9. In terms of those accessories pick and choose what you need. I think the glitter gels, the gems are a must even for the quick in and out one hour birthday party. When you are painting that one hour face for the magazine photo shoot there is a need for all of the hundreds of painting accessories? Dragging all of those to every even is only going to dampen your speed. It also takes time to unpack and pack them up for each event.
10. I suggest you keep your glitter gels or other accessories to your top three to five colors on speed events.
11. Your water source is a critical factor in terms of your speed. Keep your container as close to you as possible. You SHOULD be able to work out of a water container about the size of a cup. Refer to my FAQ on coffee water at . You SHOULD BE ABLE to paint a ten hour event working out of the same cup of water. Without the mom thinking you are working out of your coffee. If you follow my suggestions on that related FAQ then you will save loads of time in swapping out your water, pounding your brushes clean in the water and in other time wasters. I can paint all day long out of the same cup of water and still drink the water at the end because it is crystal clean. "Coffee water" as I call it is a big time waster.
12. In the faces in your book consider keeping the bases to the same three to five colors. This way you can work with the same five preloaded sponges. Loading up those sponges takes up time. When I did the Guinness event seventy-three of the seventy-six faces started with a white base.
13. Buy yourself a good brush holder of some sort and buy more brushes. In the "no coffee water approach" to painting I use a particular brush for a range of colors. For example I use the same large flat brush for my pink, red, lilac and purple. I use another for the blues, green, turquoise. I'll have a dedicated white and black in both the large flat and small round. For those that go to the water cup to clear out the paint as you switch colors be very conscious of how many seconds this takes. I know it is not a speed issue, but you are also wasting forty percent of your paint and abusing your brushes. You also need to consider the time you take to load up your brush with the next color. All of these are factors that eat your time.
14. When at all possible paint light colors to dark. It is much easier to paint a dark color over the top of a lighter one. Not only is it easier but it is faster.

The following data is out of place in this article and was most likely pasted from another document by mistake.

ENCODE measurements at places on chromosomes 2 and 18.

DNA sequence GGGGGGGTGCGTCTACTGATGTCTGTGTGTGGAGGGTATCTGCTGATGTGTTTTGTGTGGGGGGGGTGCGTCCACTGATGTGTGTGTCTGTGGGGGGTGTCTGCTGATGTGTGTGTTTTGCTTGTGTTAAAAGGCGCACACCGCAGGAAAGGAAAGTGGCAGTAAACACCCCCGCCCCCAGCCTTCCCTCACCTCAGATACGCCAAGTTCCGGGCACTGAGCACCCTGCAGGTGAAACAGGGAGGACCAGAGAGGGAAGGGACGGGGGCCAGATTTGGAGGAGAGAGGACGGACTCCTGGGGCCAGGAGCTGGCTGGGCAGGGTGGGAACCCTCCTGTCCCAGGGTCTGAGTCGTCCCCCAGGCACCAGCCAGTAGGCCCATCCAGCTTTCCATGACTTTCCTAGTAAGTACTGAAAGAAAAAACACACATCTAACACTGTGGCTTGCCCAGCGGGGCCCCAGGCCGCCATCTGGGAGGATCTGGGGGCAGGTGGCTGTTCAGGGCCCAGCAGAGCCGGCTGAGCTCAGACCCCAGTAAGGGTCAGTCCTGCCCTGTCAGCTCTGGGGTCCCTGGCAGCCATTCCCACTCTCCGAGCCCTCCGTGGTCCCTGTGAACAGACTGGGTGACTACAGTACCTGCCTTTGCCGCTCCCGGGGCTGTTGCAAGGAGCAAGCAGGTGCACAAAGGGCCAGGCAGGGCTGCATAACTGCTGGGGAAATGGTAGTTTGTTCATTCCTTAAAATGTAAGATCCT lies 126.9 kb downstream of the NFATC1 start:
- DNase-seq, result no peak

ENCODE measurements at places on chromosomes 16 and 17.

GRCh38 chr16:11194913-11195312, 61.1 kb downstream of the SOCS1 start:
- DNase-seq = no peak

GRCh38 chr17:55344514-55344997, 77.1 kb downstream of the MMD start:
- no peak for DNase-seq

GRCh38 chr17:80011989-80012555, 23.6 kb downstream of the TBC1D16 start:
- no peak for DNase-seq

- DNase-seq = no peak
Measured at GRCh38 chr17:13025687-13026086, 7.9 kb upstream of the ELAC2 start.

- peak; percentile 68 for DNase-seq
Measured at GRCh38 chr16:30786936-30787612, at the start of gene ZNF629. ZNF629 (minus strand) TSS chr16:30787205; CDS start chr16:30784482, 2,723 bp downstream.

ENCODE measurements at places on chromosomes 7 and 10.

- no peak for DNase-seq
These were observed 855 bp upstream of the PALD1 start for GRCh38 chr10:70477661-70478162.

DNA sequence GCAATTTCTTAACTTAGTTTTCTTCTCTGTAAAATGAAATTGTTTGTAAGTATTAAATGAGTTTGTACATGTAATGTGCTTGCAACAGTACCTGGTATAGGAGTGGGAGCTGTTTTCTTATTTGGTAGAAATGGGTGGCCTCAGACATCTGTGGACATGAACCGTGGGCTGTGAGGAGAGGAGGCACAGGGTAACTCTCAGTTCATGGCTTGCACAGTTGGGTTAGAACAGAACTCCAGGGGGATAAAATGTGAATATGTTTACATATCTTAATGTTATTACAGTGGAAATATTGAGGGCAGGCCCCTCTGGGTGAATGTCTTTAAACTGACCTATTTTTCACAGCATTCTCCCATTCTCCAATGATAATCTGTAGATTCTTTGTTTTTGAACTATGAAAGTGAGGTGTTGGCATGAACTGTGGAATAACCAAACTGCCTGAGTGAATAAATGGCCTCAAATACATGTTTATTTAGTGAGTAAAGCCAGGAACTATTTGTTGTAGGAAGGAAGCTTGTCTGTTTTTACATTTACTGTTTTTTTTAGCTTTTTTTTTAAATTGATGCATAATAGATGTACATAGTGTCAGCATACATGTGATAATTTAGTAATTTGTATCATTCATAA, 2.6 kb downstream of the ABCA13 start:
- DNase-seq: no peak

15. Use your hand and your voice to guide the child. I put my hand on the head and "steer" their head to make the painting easier. If you are having to position yourself it will really slow you down. These days most children have had their faces painted before. They do a good job in responding to your touch and verbal instructions. Use this to your speed and comfort advantage.
16. If you are painting a design like a full face butterfly (for a girl) or a Batman logo (for a boy) (as examples) consider not painting a base on the face. I think these designs look better without the bases. Use your base time to add more detail or for the next child in line.
17. If part of your design has a lot of detail on one side or the other try to paint it on your "strength side". If you are right handed it will be easier and faster for you to paint the detail on the individuals left side (their left side will be to your right). Even if it is a cheek art design they might point to their right side (your left). Suggest they paint it on the opposite side and ninety-nine times out of a hundred they do not care and it only makes it better as well as faster.
18. For those that do mostly cheek art designs you might consider making the move to full face. In time trials I have found out most people can paint the full face designs faster than the detailed cheek art design. The detail required in most cheek art designs really chew up the time.
19. If you have a group of people all wanting the same or similar face try doing them in assembly line fashion. Even if you were painting four teen age children like the four members of KISS, consider painting the white base on all four at the start and then go to the black detail.
20. Consider the right "tool" for a particular design. In terms of speed a particular shaped sponge or a specific brush will save you time. You can certainly paint a leaf with a fine round brush but you might be able to do it faster with a filbert brush. Do not use a sponge when you should use a brush and visa versa. 
21. Use the same brush or sponge for several purposes. I like to use the large flat brushes a LOT. The reason for this is you can use it one way and you get a three-quarter of an inch line or twist it and you get a one-sixteenth of an inch line. Twist it any where in-between and you get to adjust the width of the line all with the same tool. This way you do not waste time in putting down one brush and picking up another.